Coping with Stress

Coping with stress as a student

A big stress factor, especially for students, is the fear of rejection or the fear of not fitting in. This inability for coping with stress comes from a negative self-image and self-rejection. We project our fears and beliefs about ourselves onto some outside “movie”. 

How you judge yourself, is how you expect others to judge you. You change your fear of rejection, by improving your self-image.  Just accept who you are and say empowering words to yourself like “I am a loveable person and other people like me”, or whatever it that makes you feel good about yourself.

Visualise a positive and exciting picture

When coping with stress, try to visualise a positive and exciting picture about connecting with new people. That will create positive emotions, instead of stress and anxiety, when it comes to interacting with the new group. 

Trying even harder to fit in, doesn’t work! Because the opposite of fitting in, is belonging and that’s what you are actually after. To belong and connect is the underlying feeling, that makes you try to fit.

Belong to yourself first

If you want connection, you first have to belong to yourself, by being true to yourself. Stop trying to fit in, show yourself, speak your through and just be who you are.

When you are yourself, other people will show themselves too and that’s when real connection is happening. This will help with coping with stress as a student.

How to Empower Yourself

The key to Empower Yourself is Self- awareness

Self-confidence and trusting yourself is key for self-empowerment. Through self-awareness you become self-confident and capable to honestly trust yourself.

The essence is Self-responsibility

Take full and complete control and accountability for your own life and circumstances. Make your own choices and decisions. Live to your own values. Set your own boundaries.

What we need to do, is take a break and stop when it’s too much. Free yourself from the anxiety of living up to the expectations of others. Live your own truth. Experience the joy of being yourself.

It’s also very important and empowering, to ask for help when you need it. Because this is what helps empower you and reach your goals.

Create a Self- empowering and positive mindset

Take control of your life. Let go of the victim mentality and see yourself as the creator of your own life.

That includes letting go of the past and your internal story. Self- empowerment and a positive mindset can only come through self-acceptance and a positive self-image.

In conclusion, you can create a positive and successful story in your own mind and let your subconscious manifest it on the outside. Switch from “I can’t to I can”, stay open for new possibilities and take action.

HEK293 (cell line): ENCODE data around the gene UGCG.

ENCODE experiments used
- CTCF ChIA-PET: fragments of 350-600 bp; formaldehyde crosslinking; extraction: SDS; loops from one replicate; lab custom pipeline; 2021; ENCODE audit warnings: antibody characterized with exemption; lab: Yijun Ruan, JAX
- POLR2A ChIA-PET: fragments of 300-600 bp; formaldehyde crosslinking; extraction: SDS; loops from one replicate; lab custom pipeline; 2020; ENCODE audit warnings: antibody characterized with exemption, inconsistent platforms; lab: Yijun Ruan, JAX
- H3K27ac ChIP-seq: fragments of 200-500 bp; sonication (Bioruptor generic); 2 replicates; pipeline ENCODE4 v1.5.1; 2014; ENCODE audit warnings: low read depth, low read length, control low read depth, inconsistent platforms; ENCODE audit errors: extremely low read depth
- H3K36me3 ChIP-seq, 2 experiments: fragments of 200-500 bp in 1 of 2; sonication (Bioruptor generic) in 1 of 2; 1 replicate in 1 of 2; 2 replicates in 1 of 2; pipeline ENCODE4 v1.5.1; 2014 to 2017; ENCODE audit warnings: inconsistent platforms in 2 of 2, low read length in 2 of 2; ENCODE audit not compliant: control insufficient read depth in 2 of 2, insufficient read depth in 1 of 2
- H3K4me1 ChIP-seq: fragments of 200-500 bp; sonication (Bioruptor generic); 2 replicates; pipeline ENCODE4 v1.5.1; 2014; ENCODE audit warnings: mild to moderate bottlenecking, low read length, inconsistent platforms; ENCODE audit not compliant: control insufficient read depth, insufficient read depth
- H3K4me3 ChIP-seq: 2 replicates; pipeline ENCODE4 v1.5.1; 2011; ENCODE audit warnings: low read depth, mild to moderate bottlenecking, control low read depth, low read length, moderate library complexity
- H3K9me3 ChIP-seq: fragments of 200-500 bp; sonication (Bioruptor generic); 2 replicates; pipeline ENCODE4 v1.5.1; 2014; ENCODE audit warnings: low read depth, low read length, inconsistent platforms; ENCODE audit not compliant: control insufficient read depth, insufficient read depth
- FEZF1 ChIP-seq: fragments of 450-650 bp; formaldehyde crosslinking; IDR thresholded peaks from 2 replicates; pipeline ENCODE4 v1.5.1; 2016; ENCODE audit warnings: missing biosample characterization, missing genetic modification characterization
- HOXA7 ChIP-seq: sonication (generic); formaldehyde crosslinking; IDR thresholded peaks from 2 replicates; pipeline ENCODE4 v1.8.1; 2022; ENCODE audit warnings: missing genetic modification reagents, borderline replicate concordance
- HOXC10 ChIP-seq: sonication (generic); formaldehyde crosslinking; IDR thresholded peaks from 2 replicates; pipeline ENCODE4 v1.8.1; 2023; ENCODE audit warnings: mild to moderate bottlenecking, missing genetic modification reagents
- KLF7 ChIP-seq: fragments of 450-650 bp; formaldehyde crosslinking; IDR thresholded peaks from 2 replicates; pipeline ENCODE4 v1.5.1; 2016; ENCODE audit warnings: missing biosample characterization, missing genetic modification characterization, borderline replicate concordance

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2 WAYS TO STOP WORRYING AND OVERCOME ANXIETY

How to improve your self image

Being by yourself can be a challenge, if you don’t like who you are. 

If your having a hard time with yourself, it’s time to improve your self image.

Here is how you can do it!

  • Stop criticizing yourself. Self-criticism causes resentment, negative emotions and makes you feel bad. Instead, think about what you could do or change to make yourself a better time. Then you change your self- criticism into self-motivation. 
  • Focus on the positive things about yourself. Your thoughts create your emotions, so what you think is what you feel. 
  • Forgive yourself – thinking about all the negative things you have or haven’t done doesn’t help you and just makes you feel bad. The past is over and you can’t change it, so don’t worry about it. 
  • Stop judging yourself all the time and focus on what’s really important.
  • Treat yourself good, be kind to yourself and make yourself a good time, because the way you treat yourself, is the way you feel. 

And to be honest – don’t take yourself too serious. 

What Exactly Is Mindfulness? It’s NOT What You Think.

Mindfulness may have become mainstream but it is often misunderstood.

Posted in Psychology Today, Jan 19, 2018

By: Danny Penman Ph.D.

In 2010, when Mark and I were coming up with the title for our book, Mindfulness: Finding Peace in a Frantic Worldwe were met with blank incomprehension. Almost everyone would say: ‘Mindfulness? What the hell is that? You can’t call a book mindfulness, nobody knows what it is…Nobody will read it.’

The world has moved on a little since then, mindfulness has become mainstream, and our book has sold over a million copies. But the concept often remains equally misunderstood. Many people feel that they haven’t quite grasped the idea because it seems so deceptively simple (this might be because the concept itself is easy to understand but the actual state of mind is difficult to cultivate for more than a few seconds at a time).

Mindfulness is, quite simply, full conscious awareness. It is paying full conscious attention to whatever thoughts, feelings and emotions are flowing through your mind, body and breath without judging or criticising them in any way. It is being fully aware of whatever is happening in the present moment without being trapped in the past or worrying about the future. It is living in the moment not for the moment.